Why do the Lights in Pakistan Keep Going Out

The question in the title of this article has landed again in our inboxes and our consciences by the power outage throughout the entirety of Pakistan on Monday, January 23. In some parts of the country, the blackout lasted into Tuesday and even Wednesday. This followed a what could be called a perfect storm of disasters to Pakistan’s economy and for its people, from the natural disaster of a super-sized flood that is disrupting rural life and food production to the dysfunctional political squabbling that overpower while the nation faces a serious existential economic crisis, that may end very badly. It is not much of an exaggeration to say that power outages in Pakistan are a dime a dozen. They occur much too frequently for most Pakistanis, but outages that cover the entire country for an entire day, let alone several, are not normally so common. Most outages are localized, a town, a part of a city, a province. And most of the time, they do not last a full day, but typically a few hours because the demand on the power grid has become suddenly too great and someone has to go without power until the demand goes down. In Pakistan, the power grid is like a roulette wheel in which the little round ball that goes around the bowl of numbers determines whether one has light all 24 hours or only a few. This particular power outage, however, was a signal for all to see that a perfect storm of major setbacks is bringing a serious economic crisis that now has to be front and center of Pakistani concerns. An economic meltdown is threatening the country.Pakistan is subject to recurrent economic crises, typically driven by balance of payments difficulties which, when flawed policies are in force, tend to spin out of control and rise to a level that threatens default on its sovereign debt. To escape the economic and financial disaster of a default on its debt, Pakistan has turned to the International Monetary Fund (IMF) 23 times since 1980 to help it out of the financial bind by extending loans to shore up its finances. In return Pakistan promises economic reform to put its economy on a sustainable basis, and so it can repay the loans. Often it receives financial support from friendly surplus countries in its region like Saudi Arabia, which increases the international support. It is a drama that many Pakistanis have seen too many times; They know how it ends, or really how it never seems to end. And by now, the IMF must also know how it always ends- with the Fund basically rolling over the growing debt, and no economic reform to speak of, only another crisis around the next corner.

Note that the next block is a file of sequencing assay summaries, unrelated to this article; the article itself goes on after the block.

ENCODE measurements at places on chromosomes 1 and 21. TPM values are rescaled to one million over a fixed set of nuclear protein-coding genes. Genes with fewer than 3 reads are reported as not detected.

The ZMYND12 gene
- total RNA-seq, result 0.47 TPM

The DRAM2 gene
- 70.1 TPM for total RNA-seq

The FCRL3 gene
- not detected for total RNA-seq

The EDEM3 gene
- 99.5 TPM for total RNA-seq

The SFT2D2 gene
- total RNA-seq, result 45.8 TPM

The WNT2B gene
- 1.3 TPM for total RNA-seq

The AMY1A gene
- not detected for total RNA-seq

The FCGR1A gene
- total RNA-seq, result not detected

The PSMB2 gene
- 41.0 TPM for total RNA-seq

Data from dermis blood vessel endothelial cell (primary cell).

But this time looks different in important ways. First, this is a mega crisis, not limited to the financial sector but impacting across the entire economy and society (nor would a similar crisis caused by debt default be limited to that sector). Add to the balance of payments crisis, the impact of the natural disaster flood on food production, the fact that Pakistan is more dependent on costly Ukrainian wheat as well as foreign energy imports than most countries, its soaring inflation, its currency hemorrhaging value (depreciating rapidly), its huge debt overhang (a big chunk to China) which it will never be able to satisfy without rescheduling (the result of living off borrowing from abroad for most of its existence), its rapidly dwindling foreign exchange reserves (down to, perhaps, only a few weeks of imports), one gets the feeling that Pakistan is looking into an economic and political abyss, and could follow Sri Lanka into that abyss.